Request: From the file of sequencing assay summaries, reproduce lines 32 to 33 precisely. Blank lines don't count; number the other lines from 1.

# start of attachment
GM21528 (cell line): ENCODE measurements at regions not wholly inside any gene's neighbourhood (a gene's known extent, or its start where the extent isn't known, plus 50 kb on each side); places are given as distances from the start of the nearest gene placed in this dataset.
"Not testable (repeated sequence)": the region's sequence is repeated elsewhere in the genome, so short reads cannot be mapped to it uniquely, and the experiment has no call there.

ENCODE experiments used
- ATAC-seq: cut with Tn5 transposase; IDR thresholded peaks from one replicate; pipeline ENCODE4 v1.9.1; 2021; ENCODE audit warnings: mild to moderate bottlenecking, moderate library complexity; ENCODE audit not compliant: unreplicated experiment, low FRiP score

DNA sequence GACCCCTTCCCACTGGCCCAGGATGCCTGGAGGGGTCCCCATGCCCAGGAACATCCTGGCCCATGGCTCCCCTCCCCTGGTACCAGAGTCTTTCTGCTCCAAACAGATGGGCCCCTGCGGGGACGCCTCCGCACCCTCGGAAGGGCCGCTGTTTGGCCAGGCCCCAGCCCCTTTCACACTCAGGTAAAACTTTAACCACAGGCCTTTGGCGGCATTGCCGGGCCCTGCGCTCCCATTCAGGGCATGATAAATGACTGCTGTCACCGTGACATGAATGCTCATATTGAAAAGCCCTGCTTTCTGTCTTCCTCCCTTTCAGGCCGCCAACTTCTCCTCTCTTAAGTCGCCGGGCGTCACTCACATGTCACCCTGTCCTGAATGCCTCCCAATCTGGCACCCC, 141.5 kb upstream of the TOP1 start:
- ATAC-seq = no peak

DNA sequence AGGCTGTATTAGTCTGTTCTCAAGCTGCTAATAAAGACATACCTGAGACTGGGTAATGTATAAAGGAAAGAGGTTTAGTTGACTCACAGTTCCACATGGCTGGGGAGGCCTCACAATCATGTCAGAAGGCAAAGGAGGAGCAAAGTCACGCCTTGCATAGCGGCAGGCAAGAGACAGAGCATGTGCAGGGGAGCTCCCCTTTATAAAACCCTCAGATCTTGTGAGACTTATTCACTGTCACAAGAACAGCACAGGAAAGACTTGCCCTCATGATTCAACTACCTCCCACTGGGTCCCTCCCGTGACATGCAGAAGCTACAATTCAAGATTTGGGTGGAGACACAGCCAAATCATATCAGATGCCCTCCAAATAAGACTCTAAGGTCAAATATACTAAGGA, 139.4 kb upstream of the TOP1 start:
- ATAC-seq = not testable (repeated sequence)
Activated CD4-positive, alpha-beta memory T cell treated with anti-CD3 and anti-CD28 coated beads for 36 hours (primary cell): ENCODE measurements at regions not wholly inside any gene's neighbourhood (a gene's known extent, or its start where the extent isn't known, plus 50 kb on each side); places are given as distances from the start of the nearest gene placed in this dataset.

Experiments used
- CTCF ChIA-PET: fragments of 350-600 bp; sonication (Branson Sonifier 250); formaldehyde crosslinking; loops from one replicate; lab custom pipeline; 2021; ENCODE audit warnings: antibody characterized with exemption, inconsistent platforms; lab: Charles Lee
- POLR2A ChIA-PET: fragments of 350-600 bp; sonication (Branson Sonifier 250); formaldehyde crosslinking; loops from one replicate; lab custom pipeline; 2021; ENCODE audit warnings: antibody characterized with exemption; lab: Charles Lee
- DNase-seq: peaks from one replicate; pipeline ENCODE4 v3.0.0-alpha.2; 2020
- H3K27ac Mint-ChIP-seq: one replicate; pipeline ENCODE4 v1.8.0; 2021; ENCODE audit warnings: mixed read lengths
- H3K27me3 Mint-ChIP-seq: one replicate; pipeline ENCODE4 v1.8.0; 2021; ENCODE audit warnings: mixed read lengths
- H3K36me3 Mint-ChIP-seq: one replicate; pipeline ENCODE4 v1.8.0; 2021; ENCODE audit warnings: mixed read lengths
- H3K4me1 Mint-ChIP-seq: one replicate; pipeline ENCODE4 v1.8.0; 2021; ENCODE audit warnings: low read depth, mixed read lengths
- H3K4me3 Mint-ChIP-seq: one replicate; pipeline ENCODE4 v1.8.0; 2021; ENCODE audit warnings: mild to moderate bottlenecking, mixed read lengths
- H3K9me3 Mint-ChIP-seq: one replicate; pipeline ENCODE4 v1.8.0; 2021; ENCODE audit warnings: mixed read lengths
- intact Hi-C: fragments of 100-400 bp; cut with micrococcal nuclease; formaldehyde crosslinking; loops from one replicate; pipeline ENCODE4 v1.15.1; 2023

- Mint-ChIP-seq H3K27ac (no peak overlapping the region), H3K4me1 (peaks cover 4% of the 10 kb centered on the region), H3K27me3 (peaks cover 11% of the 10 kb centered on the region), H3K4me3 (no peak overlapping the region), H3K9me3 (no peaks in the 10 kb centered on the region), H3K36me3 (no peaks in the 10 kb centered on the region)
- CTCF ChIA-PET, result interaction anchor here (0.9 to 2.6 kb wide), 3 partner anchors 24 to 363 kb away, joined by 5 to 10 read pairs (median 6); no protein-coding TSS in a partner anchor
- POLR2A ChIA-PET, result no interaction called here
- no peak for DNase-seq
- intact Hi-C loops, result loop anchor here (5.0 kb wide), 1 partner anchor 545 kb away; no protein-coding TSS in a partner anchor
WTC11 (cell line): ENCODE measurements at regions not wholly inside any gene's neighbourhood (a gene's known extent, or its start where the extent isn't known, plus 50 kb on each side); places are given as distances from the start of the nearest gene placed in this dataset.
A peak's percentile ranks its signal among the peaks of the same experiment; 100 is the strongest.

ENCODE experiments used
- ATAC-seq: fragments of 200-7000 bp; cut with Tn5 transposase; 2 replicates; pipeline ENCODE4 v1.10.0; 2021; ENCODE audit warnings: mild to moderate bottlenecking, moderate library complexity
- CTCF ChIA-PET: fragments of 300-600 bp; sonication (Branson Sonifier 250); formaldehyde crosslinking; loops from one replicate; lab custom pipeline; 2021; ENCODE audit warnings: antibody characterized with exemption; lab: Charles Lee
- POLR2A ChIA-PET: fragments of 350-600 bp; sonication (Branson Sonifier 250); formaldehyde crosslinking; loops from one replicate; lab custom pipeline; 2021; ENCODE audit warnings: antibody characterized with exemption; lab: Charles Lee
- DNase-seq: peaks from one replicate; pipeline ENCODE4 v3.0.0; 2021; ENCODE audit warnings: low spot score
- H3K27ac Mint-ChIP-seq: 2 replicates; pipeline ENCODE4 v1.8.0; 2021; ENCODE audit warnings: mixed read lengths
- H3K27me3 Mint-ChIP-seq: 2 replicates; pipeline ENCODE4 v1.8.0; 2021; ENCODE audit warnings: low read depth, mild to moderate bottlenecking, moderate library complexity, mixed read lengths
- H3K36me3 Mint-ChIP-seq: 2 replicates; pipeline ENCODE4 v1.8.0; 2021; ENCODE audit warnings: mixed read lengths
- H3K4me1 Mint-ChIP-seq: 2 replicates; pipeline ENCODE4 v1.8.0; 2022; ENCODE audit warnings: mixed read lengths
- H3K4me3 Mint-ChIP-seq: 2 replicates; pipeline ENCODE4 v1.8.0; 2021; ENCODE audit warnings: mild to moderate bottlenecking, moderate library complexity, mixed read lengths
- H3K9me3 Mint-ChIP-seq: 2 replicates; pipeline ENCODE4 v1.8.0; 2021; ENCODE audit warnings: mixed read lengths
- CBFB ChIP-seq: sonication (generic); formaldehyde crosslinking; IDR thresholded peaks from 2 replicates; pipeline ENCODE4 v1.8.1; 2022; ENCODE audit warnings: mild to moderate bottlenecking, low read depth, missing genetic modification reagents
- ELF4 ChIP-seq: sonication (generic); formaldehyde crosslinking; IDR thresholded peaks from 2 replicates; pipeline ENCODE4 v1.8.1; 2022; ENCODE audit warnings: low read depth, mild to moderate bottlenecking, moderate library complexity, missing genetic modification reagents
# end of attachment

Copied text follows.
- DNase-seq: peaks from one replicate; pipeline ENCODE4 v3.0.0; 2021; ENCODE audit warnings: low spot score
- H3K27ac Mint-ChIP-seq: 2 replicates; pipeline ENCODE4 v1.8.0; 2021; ENCODE audit warnings: mixed read lengths